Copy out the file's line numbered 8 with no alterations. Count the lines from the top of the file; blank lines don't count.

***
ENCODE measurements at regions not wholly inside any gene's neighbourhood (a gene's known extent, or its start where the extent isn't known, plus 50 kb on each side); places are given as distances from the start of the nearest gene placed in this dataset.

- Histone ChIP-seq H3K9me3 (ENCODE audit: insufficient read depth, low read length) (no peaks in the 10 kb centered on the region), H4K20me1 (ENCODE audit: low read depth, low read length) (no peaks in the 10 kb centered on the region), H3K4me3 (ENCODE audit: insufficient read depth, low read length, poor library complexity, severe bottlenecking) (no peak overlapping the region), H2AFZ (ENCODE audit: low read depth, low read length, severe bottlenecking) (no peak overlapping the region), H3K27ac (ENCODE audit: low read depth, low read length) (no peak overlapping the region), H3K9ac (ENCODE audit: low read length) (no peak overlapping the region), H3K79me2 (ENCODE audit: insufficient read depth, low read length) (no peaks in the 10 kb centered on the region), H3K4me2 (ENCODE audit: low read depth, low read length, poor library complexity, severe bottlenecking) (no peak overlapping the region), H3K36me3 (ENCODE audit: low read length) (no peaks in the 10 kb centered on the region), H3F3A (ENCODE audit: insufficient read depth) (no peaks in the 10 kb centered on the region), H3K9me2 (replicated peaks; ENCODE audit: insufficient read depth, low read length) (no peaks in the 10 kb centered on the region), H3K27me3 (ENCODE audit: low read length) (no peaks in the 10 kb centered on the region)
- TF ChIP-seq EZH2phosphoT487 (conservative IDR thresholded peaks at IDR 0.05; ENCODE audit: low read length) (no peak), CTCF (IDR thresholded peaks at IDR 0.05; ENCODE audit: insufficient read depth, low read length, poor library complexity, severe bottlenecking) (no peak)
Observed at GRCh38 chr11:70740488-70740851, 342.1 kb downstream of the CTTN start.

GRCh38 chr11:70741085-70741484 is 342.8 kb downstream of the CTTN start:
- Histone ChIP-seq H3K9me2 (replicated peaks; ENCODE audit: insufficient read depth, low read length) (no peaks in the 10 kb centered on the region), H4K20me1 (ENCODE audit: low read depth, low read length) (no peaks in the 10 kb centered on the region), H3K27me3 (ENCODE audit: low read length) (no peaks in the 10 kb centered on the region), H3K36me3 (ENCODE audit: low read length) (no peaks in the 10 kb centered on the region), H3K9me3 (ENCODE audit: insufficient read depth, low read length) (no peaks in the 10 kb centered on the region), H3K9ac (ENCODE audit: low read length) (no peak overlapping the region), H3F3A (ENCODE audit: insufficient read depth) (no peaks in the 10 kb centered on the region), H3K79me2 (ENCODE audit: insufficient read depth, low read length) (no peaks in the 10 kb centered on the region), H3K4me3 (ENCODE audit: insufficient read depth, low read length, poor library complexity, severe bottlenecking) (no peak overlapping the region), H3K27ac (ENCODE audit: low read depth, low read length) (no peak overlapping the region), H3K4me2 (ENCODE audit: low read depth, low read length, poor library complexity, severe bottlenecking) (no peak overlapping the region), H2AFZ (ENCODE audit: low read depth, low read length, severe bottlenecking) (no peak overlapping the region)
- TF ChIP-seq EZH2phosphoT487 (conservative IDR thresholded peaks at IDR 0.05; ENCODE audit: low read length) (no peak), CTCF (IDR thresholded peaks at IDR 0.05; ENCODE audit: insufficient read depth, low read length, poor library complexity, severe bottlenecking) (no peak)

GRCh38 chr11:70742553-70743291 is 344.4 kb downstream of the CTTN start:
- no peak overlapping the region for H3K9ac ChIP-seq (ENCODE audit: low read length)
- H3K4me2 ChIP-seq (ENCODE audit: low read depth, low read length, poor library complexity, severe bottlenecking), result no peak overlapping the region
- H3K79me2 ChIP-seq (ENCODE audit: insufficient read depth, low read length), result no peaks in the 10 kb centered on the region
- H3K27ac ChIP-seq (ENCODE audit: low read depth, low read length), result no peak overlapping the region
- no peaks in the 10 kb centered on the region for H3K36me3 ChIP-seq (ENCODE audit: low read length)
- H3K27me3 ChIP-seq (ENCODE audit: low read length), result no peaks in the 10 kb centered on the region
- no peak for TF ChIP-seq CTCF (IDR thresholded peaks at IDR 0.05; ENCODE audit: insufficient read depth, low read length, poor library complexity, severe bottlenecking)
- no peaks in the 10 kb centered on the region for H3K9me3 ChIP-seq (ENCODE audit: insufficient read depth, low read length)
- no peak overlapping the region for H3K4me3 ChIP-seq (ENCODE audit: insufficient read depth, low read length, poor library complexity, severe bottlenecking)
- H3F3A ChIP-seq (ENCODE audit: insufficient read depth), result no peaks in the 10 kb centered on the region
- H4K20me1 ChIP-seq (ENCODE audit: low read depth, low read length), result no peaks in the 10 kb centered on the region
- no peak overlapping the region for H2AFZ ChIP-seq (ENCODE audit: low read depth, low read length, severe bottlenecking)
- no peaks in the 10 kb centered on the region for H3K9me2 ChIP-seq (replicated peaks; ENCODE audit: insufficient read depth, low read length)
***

GRCh38 chr11:70742553-70743291 is 344.4 kb downstream of the CTTN start: